There is no better investment in your wine collection and tasting than bolstering your understanding about just what is in that glass before you. You will spend your wine dollars more wisely, you will be drinking better wine and you will better appreciate the wine you taste. The best way to enhance your tasting abilities and your appreciation of wine is to join me for a wine class. For the consumer, the collector and members of the wine trade, there are no better classes available than those offered by the Wine & Spirit Education Trust (WSET). If you are going to sell wine in a restaurant, you will want to focus on service as well, but for sheer basic knowledge and tasting experience you can't beat the series of courses created by the Wine & Spirit Education Trust and implemented by James Cluer, MW, at Fine Vintage, Ltd. You will be empowered by sharpening your skills for sharing your discoveries with others, and a certification from WSET is the gold standard of wine education. Ask any of the dozens of people who have joined me for WSET courses and I think you will hear that the classes are helpful, informative, fun and thirst quenching.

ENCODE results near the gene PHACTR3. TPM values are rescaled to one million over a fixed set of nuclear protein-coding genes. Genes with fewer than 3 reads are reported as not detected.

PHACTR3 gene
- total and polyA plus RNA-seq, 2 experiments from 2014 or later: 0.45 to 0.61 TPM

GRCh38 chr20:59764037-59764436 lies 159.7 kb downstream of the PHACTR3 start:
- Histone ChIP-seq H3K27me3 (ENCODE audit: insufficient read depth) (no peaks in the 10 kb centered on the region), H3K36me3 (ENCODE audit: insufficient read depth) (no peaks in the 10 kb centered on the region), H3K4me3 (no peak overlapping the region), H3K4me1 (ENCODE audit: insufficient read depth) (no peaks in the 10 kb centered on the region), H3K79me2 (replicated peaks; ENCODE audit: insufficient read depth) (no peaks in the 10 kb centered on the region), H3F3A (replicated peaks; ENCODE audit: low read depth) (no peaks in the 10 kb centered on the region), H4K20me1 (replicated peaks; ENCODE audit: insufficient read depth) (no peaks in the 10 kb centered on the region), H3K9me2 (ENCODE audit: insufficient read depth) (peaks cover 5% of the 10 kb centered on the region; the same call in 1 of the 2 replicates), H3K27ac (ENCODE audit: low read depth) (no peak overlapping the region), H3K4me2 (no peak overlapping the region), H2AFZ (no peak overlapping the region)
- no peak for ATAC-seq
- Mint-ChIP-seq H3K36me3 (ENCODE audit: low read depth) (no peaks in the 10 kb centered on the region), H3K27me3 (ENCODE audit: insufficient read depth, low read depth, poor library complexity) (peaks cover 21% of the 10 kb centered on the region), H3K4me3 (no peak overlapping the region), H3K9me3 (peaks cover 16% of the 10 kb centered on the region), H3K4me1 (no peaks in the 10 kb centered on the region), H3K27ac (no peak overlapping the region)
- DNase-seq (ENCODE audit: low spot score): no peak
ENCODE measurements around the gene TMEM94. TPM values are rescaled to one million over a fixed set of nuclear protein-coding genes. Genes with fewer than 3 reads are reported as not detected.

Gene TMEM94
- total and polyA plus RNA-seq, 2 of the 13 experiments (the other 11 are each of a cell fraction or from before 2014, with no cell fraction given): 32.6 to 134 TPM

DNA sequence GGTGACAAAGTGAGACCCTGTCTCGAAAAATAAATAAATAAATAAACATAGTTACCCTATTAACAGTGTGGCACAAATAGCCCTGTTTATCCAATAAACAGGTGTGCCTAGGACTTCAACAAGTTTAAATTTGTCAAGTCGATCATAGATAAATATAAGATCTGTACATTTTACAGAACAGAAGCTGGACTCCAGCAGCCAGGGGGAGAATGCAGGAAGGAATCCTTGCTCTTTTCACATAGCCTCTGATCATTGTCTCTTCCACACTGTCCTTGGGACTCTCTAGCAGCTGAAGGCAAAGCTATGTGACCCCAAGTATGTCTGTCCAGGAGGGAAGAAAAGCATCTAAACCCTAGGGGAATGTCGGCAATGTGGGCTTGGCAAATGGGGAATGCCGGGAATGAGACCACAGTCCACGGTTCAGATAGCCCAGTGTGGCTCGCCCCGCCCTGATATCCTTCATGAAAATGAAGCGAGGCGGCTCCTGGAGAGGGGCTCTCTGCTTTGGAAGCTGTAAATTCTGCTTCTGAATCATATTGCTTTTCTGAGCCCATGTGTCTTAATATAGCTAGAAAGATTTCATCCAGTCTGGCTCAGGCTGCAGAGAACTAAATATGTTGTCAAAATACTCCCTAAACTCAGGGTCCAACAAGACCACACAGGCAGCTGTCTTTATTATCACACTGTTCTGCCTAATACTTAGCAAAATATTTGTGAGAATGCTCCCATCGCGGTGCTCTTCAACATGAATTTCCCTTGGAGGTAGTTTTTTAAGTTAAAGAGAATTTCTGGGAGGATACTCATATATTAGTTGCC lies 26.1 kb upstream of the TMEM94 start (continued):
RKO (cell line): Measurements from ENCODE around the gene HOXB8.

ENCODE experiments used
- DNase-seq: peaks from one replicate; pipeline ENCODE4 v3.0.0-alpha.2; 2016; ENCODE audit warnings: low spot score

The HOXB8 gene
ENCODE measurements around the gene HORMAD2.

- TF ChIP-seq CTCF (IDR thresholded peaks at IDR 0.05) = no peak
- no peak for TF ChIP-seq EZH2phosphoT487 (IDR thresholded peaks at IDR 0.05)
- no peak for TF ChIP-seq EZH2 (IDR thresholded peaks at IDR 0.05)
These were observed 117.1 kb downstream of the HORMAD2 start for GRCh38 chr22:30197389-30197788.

And my friend who asked the question I mentioned at the beginning of this page? She took a Level One course, had a blast and followed up a few months later with the Level Two course to further enhance her knowledge! I'll be teaching classes over the coming months in Atlanta, Boston, Chicago, Miami and New York, so jump over to the Wine Courses page and make a plan to become a more informed wine consumer. If you are just discovering your love of wine, join me for a WSET Level One Class; if you already have some wine experience, have read some books and tasted wines from several countries, start our with the WSET Level 2 course. And for the advanced taster there is the wonderfully intensive WSET Level 3 course available as well.